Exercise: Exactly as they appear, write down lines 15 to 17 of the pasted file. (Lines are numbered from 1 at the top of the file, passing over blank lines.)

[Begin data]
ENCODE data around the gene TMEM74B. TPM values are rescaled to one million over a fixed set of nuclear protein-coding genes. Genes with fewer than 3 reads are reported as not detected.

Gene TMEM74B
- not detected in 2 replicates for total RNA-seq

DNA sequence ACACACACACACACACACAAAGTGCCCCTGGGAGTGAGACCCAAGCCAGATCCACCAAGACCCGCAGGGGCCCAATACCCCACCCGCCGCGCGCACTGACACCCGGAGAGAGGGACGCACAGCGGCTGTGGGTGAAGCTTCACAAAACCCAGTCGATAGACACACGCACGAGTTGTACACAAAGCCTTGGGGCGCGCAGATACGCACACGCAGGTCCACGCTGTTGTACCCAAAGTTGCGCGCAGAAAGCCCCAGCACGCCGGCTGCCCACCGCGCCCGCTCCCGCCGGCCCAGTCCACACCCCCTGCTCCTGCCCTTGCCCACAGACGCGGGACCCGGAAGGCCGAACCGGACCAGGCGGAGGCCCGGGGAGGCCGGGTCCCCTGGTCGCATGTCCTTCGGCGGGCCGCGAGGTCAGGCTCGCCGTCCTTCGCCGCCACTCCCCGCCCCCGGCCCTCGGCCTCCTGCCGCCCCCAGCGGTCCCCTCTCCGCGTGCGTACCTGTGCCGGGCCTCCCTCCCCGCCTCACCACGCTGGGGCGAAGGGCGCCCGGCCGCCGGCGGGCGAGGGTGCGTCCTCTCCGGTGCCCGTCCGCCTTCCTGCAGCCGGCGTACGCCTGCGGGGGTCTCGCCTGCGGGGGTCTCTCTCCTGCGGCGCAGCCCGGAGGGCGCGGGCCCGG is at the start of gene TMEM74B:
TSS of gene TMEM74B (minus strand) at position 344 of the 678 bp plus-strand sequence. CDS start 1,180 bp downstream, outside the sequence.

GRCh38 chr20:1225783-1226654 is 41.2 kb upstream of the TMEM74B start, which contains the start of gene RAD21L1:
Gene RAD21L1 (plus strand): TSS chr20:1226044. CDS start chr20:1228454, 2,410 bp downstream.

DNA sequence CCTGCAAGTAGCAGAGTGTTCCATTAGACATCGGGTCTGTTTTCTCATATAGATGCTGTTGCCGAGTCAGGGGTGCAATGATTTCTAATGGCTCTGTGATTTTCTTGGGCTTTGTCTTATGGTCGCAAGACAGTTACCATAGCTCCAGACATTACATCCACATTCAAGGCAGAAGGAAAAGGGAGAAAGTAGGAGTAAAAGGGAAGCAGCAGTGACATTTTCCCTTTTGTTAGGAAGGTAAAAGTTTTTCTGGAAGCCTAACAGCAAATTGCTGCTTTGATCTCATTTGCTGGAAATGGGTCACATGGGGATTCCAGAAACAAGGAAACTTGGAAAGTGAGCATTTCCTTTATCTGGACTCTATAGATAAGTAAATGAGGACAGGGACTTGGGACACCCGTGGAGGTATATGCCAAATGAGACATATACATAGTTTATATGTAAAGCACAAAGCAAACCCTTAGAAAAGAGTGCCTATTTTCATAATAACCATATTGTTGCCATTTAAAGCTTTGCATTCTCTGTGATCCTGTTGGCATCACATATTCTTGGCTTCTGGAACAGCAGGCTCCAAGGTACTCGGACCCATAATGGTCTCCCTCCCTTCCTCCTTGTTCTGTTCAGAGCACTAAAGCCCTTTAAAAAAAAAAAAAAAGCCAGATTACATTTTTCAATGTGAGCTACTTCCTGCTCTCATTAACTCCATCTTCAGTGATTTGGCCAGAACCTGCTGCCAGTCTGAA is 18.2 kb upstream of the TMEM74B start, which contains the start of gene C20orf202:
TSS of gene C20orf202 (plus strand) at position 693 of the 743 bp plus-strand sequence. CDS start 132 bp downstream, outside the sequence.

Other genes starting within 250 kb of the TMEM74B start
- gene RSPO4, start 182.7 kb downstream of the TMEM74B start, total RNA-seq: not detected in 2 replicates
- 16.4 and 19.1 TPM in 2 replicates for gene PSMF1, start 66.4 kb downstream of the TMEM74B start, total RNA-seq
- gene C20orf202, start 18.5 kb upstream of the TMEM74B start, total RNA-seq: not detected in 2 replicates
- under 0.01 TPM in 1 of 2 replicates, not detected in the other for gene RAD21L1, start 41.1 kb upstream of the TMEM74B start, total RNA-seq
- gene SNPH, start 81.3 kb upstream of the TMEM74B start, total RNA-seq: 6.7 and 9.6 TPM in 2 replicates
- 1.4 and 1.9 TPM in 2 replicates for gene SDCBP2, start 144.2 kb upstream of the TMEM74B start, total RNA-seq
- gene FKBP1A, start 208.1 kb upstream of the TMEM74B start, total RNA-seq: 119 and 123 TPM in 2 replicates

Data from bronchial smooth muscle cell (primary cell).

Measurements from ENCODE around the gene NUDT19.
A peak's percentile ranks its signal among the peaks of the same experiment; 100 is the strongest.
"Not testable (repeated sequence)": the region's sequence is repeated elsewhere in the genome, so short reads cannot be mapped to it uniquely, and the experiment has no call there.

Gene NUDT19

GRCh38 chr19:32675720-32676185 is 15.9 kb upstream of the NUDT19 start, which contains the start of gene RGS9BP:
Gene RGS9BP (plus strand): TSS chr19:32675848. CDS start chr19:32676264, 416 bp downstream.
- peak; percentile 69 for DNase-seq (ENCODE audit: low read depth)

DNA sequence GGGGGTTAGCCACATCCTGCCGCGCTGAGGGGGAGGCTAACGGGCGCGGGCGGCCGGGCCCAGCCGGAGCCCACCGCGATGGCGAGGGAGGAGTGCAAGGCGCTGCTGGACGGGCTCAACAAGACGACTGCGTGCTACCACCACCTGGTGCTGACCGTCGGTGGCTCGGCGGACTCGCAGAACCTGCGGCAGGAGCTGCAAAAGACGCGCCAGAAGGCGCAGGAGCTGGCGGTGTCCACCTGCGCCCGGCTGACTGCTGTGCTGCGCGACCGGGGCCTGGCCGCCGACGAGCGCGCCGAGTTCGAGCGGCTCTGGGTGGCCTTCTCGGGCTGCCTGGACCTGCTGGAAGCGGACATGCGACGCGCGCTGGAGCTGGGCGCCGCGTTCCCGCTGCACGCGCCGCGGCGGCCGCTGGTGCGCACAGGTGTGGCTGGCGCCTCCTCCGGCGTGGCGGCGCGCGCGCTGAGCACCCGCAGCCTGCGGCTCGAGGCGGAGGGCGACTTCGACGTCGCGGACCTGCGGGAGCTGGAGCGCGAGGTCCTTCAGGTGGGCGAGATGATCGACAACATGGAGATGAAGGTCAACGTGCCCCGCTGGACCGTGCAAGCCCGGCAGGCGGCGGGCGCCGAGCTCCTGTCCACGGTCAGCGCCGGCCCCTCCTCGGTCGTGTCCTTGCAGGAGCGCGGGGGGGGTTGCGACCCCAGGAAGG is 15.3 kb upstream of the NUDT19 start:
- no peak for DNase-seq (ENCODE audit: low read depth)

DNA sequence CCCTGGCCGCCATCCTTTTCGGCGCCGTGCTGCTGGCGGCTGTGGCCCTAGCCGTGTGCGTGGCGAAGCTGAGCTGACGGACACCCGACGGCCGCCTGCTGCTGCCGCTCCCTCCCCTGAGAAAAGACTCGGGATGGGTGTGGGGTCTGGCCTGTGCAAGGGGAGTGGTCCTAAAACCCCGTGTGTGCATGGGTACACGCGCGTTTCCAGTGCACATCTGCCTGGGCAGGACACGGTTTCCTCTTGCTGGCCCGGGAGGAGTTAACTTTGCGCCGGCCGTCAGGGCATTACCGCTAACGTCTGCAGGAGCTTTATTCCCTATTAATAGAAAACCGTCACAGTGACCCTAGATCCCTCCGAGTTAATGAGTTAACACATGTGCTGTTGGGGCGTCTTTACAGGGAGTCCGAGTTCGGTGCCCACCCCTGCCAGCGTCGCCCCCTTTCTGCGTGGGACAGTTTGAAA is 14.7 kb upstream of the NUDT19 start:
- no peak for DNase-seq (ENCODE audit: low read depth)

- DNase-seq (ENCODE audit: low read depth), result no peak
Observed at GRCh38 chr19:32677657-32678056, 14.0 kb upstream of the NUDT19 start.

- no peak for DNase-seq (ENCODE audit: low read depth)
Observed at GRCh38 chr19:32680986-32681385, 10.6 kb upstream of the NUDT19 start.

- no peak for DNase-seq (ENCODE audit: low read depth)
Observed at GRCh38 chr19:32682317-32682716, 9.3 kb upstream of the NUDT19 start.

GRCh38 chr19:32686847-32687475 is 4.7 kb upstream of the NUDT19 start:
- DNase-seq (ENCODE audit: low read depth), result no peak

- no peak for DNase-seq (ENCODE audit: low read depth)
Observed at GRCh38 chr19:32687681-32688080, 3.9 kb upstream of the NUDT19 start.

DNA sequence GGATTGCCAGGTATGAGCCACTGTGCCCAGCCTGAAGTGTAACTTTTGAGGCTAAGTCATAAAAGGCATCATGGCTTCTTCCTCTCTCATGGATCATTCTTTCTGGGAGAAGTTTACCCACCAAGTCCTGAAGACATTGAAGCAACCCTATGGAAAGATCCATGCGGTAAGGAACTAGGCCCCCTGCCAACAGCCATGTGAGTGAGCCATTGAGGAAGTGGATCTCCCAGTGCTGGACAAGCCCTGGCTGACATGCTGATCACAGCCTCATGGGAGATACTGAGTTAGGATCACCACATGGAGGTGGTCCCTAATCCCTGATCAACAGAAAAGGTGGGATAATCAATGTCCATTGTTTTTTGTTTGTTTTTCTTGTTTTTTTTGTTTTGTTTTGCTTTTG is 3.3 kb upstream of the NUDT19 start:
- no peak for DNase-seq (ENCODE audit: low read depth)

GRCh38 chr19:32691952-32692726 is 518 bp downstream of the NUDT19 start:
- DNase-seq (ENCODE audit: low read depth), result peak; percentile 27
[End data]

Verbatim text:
- gene SNPH, start 81.3 kb upstream of the TMEM74B start, total RNA-seq: 6.7 and 9.6 TPM in 2 replicates
- 1.4 and 1.9 TPM in 2 replicates for gene SDCBP2, start 144.2 kb upstream of the TMEM74B start, total RNA-seq
- gene FKBP1A, start 208.1 kb upstream of the TMEM74B start, total RNA-seq: 119 and 123 TPM in 2 replicates